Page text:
Water storage issues–water bricks contaminated after 1 year

This is my third year doing an annual swap of water stores but the first time I have had an issue with contaminated water. I have Water Bricks and my method is to 1. wash them out with Dawn 2. rinse and dry 3. refill with tap water 4. add unscented bleach. This is the first year I have opened them up to find white threads floating in the water and what I can only describe as orange blobs in one. One container had a visibly discolored and slimy lid, too. The most obvious thing to me is that maybe the bleach was too old, but I still feel like in a clean, air tight container, it shouldn’t have been an issue? I’m not sure. Any help or advice on how to prevent this is greatly appreciated.

I am very glad I do an annual check on the water and I am going to be ordering a Berkey or similar to have a way to filter water faster than my Sawyer mini filters could if this ever happens again and I need to use my stores. I’m also glad I have purification tablets on hand, too. (crossposted to r/preppers)


  • Comments (11)

    • 4

      We recently started using Berkey Biofilm Drops.  I expect it to help both in the water jugs and in the Berkey filter itself.


      • 3

        I might pick up some of those. In opening up all of my stored water, the water in the Waterbricks that were stacked all had visible issues and the ones that weren’t stacked look fine. I did notice that all the lids were showing signs of deterioration inside after 4 years of use. I’m replacing all the suspect WaterBricks with Scepter containers.

    • 4

      We changed our stored water around every 4 to 6 months, always have because it goes ” flat” after about 3 months.  You containers must be kept cool and not exposed to daylight either. You will get aerobic or anaerobic bacteria growth in all but the best circumstances thats why is best rotated often.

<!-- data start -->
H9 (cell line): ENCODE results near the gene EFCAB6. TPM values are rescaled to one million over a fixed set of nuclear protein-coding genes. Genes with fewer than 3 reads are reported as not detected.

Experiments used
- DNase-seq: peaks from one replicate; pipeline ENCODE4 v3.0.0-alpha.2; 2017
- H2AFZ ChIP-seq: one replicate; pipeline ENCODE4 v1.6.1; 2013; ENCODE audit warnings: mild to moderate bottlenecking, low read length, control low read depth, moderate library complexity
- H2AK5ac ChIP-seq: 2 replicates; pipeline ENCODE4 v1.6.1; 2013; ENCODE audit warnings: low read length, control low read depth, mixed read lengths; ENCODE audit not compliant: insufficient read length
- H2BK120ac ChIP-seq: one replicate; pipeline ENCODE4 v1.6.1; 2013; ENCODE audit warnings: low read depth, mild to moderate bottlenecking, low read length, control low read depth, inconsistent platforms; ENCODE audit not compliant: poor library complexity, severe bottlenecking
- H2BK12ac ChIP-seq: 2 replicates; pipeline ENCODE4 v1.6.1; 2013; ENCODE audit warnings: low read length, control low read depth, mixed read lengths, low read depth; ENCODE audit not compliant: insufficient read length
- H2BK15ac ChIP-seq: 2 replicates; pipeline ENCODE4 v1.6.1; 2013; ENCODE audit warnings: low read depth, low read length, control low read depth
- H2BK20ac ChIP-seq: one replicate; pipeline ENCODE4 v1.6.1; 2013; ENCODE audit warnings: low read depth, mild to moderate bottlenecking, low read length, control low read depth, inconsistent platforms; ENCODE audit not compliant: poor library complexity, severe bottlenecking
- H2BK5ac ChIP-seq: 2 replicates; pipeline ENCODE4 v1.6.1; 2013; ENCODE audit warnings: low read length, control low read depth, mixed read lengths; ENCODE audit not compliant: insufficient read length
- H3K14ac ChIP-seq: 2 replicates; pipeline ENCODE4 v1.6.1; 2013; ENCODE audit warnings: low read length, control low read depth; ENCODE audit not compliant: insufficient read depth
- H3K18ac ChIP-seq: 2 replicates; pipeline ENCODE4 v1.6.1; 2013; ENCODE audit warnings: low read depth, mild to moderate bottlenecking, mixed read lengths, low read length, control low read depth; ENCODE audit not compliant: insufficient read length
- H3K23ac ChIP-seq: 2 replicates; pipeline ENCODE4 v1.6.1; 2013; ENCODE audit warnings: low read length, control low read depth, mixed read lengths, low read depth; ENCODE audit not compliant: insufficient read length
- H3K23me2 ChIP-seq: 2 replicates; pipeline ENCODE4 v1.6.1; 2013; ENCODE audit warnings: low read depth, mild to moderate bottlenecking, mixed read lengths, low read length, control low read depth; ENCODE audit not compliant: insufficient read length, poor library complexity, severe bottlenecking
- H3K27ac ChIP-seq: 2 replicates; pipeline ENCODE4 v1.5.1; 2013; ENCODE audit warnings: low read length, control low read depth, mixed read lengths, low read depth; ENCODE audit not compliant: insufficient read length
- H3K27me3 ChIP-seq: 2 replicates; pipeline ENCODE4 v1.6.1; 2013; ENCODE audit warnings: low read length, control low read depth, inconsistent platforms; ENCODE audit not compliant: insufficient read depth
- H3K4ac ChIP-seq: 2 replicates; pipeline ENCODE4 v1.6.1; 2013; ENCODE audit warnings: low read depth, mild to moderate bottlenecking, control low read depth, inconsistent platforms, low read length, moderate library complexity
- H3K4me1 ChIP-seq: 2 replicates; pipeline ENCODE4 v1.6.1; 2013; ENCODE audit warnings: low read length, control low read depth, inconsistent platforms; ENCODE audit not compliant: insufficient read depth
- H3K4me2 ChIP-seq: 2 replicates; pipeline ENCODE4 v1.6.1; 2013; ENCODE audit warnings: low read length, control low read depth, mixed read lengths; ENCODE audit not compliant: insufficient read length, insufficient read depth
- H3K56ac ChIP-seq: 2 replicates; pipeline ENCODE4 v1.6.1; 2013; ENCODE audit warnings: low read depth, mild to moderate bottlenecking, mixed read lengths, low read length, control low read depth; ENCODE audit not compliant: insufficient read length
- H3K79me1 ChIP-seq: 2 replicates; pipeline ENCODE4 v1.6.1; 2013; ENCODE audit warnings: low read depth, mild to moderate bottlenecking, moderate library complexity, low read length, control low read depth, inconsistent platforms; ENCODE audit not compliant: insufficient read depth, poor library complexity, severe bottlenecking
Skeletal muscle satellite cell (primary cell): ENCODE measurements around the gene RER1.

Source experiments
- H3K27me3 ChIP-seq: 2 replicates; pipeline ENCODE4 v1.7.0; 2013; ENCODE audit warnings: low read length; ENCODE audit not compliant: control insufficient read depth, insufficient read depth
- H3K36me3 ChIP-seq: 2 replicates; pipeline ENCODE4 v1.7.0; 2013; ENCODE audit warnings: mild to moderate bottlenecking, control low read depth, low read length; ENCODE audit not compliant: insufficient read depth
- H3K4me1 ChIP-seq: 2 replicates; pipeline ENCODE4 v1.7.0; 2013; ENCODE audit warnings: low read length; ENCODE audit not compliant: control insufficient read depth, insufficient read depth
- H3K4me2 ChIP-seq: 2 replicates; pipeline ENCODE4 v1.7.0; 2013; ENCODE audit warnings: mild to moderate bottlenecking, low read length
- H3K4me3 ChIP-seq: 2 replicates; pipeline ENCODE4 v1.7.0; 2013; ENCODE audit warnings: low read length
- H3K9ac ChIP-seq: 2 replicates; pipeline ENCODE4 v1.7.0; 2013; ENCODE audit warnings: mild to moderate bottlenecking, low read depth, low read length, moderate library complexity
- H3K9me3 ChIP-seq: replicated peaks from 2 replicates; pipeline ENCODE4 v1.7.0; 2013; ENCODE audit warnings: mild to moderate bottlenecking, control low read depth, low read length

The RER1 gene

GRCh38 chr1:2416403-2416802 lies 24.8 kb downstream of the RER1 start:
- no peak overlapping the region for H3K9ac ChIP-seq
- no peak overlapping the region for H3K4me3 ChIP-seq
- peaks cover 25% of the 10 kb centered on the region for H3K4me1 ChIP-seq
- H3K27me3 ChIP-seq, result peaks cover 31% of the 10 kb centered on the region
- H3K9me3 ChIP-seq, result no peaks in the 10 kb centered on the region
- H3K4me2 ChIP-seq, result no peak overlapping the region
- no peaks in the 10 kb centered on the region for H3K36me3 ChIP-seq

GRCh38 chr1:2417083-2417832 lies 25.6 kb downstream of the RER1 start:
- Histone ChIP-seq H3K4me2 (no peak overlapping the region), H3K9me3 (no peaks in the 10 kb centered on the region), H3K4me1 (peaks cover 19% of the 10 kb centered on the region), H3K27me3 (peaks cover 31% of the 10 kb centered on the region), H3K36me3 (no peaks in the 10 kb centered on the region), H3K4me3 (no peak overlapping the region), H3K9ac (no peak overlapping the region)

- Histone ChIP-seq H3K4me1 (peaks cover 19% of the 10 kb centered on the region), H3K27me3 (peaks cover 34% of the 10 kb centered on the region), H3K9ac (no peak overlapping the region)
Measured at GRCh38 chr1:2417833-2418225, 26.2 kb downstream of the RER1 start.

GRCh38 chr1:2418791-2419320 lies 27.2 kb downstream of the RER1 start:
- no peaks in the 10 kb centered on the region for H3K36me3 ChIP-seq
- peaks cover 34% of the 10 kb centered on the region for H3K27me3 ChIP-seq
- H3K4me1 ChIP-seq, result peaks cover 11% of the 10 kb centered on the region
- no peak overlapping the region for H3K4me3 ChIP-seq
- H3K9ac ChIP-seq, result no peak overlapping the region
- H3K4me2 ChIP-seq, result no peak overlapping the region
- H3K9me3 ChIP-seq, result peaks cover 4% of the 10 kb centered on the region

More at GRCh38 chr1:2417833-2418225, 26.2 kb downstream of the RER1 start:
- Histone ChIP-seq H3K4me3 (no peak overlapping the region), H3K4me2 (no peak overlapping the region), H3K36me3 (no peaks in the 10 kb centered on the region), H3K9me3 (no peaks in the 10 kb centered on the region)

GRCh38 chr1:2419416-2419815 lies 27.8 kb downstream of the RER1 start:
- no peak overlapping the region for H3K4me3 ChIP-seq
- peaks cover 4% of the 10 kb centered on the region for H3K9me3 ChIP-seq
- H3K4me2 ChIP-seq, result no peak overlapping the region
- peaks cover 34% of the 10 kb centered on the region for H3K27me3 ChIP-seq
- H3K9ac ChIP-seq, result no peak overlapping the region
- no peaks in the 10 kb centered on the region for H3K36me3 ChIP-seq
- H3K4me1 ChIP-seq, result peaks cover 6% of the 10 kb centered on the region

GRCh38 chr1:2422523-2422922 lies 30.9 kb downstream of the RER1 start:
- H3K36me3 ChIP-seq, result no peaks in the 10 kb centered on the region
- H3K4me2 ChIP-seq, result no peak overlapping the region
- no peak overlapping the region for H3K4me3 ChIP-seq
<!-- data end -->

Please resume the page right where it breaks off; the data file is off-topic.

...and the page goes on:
• 9

      Sounds like you do have some contamination in your containers. I’ve used Water Bricks for multiple years and haven’t had this issue.

      Here are my thoughts about your process:

      1. wash them out with Dawn – Good to do, even for a brand new container. You have to absolutely cover and clean every inch of the container. I do this by filling up with hot soapy water, getting a bottle brush or clean rag down in there and manually scrubbing all I can. Swish it around a lot, dump, rinse, and repeat. Take extra care of cleaning the lid and gasket, taking it apart and wiping down if possible. After I soap wash it twice I then fill up with water again and pour in a very concentrated amount of bleach. Let it sit for 15 minutes then flip the container over and wait another 15 minutes. Rinse this out until it is completely bleachless tasting. Be careful not to touch the inside and contaminating it.

      2. rinse and dry – Definitely rinse out, but do not dry. Putting in a clean towel to dry will only expose the inside to bacteria. Just rinse and then fill with tap water as you state in step #3. Rinse off the outside of your container with cold water too because any residue bleach on the outside can stain your clothes. 

      3. refill with tap water – If you live in the city with clean tap water than this should be all you need to do, if you live off a well or get your water from another source then you will need to add bleach

      4. add unscented bleach – Not 100% necessary if you followed the above steps perfectly, but doesn’t hurt to add. Make sure your bleach is less than 6 months old because that is the shelf life of bleach before it starts to break down. Using old bleach will not have the same kick as a newer bottle.

      Final step is storage. I dry off my sealed container with a clean towel and then let it air dry for a few minutes. I then take a piece of low tack painters tape and put it on the lid of the container saying when it was last filled so I know when to rotate. Keep your container in a cool and dark location. Heat and sunlight are the enemy and will lead to junk growing in your water. Make sure the container lids are screwed down completely and no air can get in. I like to screw down as hard as I can and then push on the sides and see if it burps out some air. Avoid storing in the garage as the fumes of your car can leach into the plastic walls of the container and contaminate your water too.